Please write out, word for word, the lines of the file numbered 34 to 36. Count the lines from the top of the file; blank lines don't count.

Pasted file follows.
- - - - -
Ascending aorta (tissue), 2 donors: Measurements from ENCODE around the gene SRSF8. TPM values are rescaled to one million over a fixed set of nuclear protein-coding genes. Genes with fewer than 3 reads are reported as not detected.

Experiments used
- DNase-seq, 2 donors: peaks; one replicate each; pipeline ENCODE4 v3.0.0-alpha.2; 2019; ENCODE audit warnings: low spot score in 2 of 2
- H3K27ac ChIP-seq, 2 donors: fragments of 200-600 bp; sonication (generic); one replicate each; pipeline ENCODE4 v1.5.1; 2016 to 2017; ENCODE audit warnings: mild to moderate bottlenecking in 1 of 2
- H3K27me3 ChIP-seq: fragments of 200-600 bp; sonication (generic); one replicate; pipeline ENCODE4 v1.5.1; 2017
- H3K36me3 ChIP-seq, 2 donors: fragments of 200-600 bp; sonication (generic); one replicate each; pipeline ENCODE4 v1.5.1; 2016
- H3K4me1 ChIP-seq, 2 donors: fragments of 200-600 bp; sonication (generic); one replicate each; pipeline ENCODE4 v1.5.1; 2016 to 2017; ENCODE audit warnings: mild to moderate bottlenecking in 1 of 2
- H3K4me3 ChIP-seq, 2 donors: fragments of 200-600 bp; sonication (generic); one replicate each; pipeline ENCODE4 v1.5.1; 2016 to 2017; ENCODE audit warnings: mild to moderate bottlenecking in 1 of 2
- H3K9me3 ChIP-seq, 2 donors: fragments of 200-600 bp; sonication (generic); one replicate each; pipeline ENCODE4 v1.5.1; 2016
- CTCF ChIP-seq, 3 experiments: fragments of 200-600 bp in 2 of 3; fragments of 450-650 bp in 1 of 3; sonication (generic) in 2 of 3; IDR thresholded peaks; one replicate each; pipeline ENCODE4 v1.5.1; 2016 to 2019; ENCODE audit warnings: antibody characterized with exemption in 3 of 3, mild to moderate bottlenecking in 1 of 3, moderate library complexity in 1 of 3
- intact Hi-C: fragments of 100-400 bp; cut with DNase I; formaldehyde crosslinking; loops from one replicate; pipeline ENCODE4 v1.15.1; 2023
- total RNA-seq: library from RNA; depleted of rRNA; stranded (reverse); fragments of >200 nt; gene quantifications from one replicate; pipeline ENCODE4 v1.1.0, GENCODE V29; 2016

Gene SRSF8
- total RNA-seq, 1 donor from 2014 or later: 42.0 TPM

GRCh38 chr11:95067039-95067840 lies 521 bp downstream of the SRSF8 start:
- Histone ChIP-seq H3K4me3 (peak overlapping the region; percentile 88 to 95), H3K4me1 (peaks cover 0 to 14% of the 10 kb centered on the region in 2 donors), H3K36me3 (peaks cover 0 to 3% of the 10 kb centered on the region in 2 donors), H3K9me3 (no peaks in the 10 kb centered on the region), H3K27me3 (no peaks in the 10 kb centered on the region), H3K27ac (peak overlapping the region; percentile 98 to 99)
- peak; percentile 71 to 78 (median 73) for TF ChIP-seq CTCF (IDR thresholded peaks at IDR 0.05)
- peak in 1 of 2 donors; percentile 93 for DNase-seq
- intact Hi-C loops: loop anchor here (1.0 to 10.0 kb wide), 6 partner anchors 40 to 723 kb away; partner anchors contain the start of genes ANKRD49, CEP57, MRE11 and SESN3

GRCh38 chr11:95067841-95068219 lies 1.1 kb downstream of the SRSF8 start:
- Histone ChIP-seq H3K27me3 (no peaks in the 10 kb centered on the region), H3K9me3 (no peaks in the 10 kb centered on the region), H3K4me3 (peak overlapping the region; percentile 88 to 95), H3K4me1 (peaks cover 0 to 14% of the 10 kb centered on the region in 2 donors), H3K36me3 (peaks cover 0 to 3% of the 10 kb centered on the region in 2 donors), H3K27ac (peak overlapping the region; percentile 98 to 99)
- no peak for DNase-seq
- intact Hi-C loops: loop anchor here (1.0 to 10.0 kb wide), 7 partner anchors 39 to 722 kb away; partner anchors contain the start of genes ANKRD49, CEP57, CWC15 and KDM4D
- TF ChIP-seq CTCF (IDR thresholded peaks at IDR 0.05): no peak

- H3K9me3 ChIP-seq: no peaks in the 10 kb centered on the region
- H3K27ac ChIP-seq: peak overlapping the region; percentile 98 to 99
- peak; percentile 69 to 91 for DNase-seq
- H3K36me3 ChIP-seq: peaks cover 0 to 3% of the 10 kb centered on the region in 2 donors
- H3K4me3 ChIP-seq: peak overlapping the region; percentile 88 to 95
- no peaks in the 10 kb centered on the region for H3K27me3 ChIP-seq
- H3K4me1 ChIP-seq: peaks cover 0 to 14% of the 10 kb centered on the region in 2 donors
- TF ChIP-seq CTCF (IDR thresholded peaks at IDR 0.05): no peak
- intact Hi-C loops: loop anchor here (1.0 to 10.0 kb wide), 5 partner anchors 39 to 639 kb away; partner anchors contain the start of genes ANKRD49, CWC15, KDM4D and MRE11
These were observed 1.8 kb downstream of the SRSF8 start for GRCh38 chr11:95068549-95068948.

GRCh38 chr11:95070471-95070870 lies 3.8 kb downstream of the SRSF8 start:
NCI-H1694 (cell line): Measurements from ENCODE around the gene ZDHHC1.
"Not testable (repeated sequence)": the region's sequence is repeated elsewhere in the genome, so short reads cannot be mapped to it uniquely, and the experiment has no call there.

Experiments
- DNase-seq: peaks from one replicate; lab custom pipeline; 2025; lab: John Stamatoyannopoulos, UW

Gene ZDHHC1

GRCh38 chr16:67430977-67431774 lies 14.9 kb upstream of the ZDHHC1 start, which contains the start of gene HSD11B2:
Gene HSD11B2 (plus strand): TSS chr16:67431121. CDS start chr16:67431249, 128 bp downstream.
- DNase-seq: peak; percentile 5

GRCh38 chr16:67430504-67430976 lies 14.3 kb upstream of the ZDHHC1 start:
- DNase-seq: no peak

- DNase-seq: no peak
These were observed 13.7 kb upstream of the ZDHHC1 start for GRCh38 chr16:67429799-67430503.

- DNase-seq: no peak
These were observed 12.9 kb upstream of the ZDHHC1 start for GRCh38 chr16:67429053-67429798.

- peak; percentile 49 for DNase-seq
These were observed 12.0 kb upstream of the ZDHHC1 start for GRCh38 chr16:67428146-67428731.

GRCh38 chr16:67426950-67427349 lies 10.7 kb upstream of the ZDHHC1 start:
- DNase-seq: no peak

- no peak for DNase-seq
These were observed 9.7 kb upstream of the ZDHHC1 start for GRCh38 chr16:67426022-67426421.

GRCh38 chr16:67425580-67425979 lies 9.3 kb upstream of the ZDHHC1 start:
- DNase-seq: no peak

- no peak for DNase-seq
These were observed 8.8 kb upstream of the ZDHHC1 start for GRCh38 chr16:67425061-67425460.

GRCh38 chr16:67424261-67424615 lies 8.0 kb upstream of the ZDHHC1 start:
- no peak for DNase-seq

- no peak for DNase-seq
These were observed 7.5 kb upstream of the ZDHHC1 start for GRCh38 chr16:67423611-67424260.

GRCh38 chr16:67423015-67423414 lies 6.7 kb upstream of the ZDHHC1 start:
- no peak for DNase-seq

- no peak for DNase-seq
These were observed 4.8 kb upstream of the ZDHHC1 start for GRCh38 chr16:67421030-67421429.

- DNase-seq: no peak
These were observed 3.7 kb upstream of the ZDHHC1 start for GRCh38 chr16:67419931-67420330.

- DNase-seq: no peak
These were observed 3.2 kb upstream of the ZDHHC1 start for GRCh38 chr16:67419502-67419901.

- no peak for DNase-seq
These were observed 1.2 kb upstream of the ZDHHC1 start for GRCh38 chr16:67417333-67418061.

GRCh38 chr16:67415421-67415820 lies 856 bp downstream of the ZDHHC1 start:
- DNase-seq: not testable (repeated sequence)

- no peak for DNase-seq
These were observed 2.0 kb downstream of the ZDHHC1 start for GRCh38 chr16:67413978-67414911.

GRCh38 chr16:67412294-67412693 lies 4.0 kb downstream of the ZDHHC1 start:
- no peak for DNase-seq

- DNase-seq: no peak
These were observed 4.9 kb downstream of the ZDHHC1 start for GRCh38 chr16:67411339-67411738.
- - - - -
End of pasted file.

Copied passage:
These were observed 1.8 kb downstream of the SRSF8 start for GRCh38 chr11:95068549-95068948.

GRCh38 chr11:95070471-95070870 lies 3.8 kb downstream of the SRSF8 start:
NCI-H1694 (cell line): Measurements from ENCODE around the gene ZDHHC1.